Author Archives: Chris Bowers and Paul Pettinger

Liberalism at the crossroads in UK politics

One of the biggest hits the party took during the coalition years was not so much being associated with the Conservatives (though that was toxic enough) but losing so much of our identity. And if we want to have a future as a party, we have to get that identity back.

Our coalition years slogan ‘Stronger economy, fairer society’ was fine up to a point, but it didn’t provide us with much distinctiveness. Associated messaging that framed us as having more head than Labour and more heart than the Conservatives effectively defined us in relation to Labour and the Conservatives. It did not emphasis what we stood for and make clear what a vote for the Lib Dems meant. By the time of the 2015 seven-leaders TV debate, most people could have formulated in a few words what six of the seven parties stood for, but they might well have struggled with us.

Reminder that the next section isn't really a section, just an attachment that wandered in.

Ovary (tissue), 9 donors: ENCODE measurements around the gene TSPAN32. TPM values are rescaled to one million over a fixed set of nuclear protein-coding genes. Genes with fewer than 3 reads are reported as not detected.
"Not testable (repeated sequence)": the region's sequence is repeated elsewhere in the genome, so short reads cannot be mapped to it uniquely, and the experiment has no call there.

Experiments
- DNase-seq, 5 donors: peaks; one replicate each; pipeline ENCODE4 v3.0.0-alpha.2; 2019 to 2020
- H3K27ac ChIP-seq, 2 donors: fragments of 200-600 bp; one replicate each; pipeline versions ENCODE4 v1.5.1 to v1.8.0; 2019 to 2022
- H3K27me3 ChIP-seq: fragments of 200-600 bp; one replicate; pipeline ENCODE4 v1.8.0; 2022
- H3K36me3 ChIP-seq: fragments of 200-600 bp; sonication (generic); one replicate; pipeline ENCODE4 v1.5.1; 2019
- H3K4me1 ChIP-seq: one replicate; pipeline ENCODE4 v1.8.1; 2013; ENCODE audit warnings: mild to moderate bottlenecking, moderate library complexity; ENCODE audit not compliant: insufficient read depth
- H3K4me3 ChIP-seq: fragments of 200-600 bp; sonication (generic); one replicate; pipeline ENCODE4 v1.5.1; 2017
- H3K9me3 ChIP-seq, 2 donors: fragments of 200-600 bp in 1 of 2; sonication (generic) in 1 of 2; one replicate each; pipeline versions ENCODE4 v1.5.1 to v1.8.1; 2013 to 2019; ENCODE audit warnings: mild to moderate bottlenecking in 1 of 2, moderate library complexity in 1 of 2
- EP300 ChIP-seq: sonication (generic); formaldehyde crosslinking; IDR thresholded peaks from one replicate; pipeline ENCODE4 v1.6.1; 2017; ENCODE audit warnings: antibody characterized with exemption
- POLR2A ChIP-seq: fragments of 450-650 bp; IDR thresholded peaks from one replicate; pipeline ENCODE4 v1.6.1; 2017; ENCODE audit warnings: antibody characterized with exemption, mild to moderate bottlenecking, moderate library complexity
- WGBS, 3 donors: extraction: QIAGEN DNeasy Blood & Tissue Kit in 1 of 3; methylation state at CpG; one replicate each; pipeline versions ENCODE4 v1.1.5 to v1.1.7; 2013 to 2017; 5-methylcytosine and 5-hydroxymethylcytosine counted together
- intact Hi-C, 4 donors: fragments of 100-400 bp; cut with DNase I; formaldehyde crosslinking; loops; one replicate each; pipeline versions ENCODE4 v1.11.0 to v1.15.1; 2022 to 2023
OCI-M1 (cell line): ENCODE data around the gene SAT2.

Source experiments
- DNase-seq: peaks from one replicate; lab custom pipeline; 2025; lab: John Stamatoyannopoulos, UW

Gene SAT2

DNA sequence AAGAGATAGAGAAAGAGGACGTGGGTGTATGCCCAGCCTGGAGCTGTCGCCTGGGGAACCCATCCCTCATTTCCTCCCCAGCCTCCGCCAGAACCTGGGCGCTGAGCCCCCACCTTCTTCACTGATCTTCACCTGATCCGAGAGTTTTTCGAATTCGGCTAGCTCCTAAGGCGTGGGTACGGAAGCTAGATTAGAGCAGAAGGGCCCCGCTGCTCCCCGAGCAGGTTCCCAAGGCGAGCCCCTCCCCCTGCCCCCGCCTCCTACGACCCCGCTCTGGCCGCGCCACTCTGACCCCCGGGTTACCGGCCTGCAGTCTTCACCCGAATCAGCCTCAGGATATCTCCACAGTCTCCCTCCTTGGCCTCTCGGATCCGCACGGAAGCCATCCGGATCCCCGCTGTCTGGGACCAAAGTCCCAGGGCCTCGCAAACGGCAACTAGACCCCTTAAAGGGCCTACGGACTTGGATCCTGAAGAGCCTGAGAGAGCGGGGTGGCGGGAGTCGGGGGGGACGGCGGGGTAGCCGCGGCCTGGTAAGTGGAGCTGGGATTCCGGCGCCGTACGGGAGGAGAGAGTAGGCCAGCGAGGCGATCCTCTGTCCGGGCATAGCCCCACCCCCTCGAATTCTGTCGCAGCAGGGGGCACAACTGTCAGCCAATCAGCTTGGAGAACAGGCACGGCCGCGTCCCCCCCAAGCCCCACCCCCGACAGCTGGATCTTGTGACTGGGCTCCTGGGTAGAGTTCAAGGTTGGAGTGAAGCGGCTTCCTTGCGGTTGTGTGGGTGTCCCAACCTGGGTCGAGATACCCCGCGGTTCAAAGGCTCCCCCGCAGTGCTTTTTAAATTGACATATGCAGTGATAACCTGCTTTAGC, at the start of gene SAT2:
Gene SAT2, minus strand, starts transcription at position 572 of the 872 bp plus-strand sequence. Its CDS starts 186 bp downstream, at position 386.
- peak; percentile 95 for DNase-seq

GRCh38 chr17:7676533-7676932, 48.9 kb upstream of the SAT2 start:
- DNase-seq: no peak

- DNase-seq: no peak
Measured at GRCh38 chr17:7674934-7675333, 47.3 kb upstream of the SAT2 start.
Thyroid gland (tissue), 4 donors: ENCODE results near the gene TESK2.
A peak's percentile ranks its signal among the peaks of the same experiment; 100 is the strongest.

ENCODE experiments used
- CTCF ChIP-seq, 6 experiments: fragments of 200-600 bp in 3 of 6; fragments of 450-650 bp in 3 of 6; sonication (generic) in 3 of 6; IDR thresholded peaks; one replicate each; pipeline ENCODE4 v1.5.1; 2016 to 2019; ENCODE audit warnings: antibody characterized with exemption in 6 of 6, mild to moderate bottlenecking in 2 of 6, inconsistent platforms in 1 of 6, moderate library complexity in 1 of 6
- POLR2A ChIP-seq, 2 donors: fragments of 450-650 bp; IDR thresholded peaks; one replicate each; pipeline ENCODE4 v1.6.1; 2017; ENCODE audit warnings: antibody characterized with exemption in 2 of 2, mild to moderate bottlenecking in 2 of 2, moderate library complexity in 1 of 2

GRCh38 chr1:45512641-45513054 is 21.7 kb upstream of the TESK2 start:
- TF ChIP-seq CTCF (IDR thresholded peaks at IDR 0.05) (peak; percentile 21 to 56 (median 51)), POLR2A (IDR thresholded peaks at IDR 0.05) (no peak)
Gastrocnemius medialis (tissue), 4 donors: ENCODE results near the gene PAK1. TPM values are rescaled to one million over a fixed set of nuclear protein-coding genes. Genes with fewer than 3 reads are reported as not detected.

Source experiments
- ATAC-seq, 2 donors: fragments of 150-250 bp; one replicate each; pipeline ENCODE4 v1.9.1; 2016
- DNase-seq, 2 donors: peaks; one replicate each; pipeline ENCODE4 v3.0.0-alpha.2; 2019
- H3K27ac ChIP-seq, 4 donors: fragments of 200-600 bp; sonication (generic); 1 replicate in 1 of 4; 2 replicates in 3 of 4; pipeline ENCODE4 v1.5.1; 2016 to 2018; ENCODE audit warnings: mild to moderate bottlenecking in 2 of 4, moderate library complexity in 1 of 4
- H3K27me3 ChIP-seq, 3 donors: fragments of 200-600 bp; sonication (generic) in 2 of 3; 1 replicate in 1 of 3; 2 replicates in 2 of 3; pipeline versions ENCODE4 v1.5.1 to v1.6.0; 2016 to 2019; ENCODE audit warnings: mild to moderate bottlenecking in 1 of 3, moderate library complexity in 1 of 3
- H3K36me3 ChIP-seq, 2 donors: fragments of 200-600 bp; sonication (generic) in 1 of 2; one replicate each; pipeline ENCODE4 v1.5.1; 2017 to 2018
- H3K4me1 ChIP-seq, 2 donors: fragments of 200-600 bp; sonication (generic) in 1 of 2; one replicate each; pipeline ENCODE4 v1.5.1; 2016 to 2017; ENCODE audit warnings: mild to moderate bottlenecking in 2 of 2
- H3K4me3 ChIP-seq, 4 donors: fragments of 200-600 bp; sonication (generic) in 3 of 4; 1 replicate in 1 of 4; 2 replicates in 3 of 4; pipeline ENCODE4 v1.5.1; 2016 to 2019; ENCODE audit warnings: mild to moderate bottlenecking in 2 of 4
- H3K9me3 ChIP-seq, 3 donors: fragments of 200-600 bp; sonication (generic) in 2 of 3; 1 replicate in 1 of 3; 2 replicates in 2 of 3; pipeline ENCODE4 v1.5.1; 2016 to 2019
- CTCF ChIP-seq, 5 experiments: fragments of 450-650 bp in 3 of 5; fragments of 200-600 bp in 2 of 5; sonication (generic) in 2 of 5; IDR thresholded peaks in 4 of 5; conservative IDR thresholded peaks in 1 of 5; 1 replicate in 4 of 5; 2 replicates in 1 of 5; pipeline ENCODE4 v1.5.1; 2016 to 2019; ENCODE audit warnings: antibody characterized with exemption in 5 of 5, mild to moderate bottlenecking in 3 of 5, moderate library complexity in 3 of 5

In trying to re-establish our identity, there are two things that are essential. Firstly, we need to set out what radical liberalism means in today’s political context. When we’ve done that, we need to frame our policies in a way that both generates a sense of what the Liberal Democrats stand for that the general public can assimilate, and allows scope within that framing for the
formation of shared agendas with parties of similar outlooks.

As a first step towards getting the ball rolling, Paul Pettinger and I have written a paper The Place for Radical Liberalism in the 21st Century. It’s a short paper – just nine pages – because what’s important is to set out the bare bones of what we need to achieve; the flesh can come later.

Posted in Op-eds | Tagged , and | 31 Comments
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